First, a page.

Monday, September 5, 2016

Review for The Cripple's Game by Jonathan Birdsall - 4 out of 5


The Cripple, is a preadolescent demon, summoned from his home realm to replace the soul of a peasant's still born son. While in the world of man, he sets out to educate himself on the ways of exploiting and manipulating others. He discovers humanity to be an inferior people to his way of thinking, leading him to underestimate those he seeks to control.
He sets out to manipulate a nobleman, through convincing him a local tavern maid possesses the ability to transform straw into gold. The Cripple then makes a bargain with that maid to turn the straw into gold on her behalf, in exchange for the things he requires to grow up and return to his realm as an adult demon. His pact with the girl however, may lead to the failing of his efforts and cost The Cripple his way home.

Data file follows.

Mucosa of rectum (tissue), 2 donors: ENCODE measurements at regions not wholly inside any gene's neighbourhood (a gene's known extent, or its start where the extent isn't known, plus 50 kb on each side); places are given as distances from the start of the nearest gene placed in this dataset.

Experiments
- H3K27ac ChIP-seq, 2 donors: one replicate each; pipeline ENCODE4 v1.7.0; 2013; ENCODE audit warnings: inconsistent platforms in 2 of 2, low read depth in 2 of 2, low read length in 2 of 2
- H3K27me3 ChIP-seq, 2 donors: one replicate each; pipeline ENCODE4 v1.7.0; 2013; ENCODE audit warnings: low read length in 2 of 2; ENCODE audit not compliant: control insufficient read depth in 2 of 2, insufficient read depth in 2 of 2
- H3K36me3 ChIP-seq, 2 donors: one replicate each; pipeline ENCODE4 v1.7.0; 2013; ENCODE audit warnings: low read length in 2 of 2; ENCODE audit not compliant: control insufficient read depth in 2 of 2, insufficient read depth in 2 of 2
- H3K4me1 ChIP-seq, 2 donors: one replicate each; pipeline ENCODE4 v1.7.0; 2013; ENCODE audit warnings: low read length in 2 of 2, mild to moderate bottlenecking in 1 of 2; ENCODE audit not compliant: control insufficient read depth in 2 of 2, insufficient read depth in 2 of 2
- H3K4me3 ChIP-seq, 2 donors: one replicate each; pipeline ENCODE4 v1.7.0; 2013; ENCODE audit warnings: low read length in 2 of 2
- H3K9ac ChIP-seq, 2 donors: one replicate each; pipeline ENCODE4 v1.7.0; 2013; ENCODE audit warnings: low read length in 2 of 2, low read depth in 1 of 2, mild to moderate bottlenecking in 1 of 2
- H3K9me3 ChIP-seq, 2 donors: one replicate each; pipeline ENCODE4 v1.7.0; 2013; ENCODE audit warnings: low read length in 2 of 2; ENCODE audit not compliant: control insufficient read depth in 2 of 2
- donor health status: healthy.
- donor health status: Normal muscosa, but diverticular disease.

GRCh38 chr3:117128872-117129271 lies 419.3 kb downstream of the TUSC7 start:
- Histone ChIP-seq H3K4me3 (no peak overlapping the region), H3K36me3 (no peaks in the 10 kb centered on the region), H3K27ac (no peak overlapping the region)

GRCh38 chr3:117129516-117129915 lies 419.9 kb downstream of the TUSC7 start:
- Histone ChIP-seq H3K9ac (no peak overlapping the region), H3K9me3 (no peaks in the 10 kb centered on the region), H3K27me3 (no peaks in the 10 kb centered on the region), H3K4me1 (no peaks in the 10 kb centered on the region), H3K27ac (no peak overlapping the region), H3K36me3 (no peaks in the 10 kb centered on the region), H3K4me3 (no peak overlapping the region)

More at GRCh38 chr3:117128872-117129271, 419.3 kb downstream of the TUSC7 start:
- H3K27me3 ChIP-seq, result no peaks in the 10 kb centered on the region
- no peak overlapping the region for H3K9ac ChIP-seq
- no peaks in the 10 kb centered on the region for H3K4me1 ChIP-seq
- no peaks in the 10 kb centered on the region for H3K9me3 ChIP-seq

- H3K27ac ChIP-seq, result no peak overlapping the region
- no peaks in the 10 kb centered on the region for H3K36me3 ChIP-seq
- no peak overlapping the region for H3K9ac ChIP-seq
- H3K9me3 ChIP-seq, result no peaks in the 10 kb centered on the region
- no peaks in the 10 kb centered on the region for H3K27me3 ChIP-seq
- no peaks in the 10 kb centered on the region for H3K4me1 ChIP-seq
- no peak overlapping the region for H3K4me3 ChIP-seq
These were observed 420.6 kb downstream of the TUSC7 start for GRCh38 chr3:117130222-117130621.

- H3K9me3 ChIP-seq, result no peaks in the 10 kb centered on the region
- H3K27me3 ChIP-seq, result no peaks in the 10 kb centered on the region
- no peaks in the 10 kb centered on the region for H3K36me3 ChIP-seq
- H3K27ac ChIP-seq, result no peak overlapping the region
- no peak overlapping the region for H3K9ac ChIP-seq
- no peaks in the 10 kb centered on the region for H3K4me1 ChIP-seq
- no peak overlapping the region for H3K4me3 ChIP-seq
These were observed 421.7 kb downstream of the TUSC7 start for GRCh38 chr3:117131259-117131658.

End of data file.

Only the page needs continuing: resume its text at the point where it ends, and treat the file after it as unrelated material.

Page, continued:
The Cripple's Game is a darker version of the Rumpelstiltskin tale, and is told from the viewpoint of the "villain". This book goes into the origin story of the crippled man, which I found to be interesting, and how it came about for him to have magical capabilities, and it follows similar lines of the tale most know as Rumpelstiltskin, but with a twist. I remember liking the Rumpelstiltskin story when I was younger, but now that I think about it, that story wasn't really an endearing story because even though the woman figured out Rumpelstiltskin and got to keep her baby, the prince type guy only married the woman because she could make straw into gold, so it's not exactly a tale of upstanding characters. This book definitely adds a lot more darkness and grit to the story, and there are some grotesque, gruesome images portrayed, so the fa├žade is peeled off of the story and characters; there really isn't any character in this book that you want to root for. I enjoyed the writing, the author created a vivid image in my mind as I read, and I think it flowed quite well. I do feel like I wanted the story to move a bit faster, but the story was interesting, so I didn't mind too much since the book is already fairly short. The Cripple was an entertaining, unique character to have a POV from because you don't like him, but he is amusing at times, so you sort of root for him, which he is really rather despicable, so you don't want to be rooting for him, but you can't help it sometimes! Some of his thought processes are just crazy, so there's a touch of humor to him, that makes him seem not so threatening. I like re-imaginings, so I'm glad I read this!

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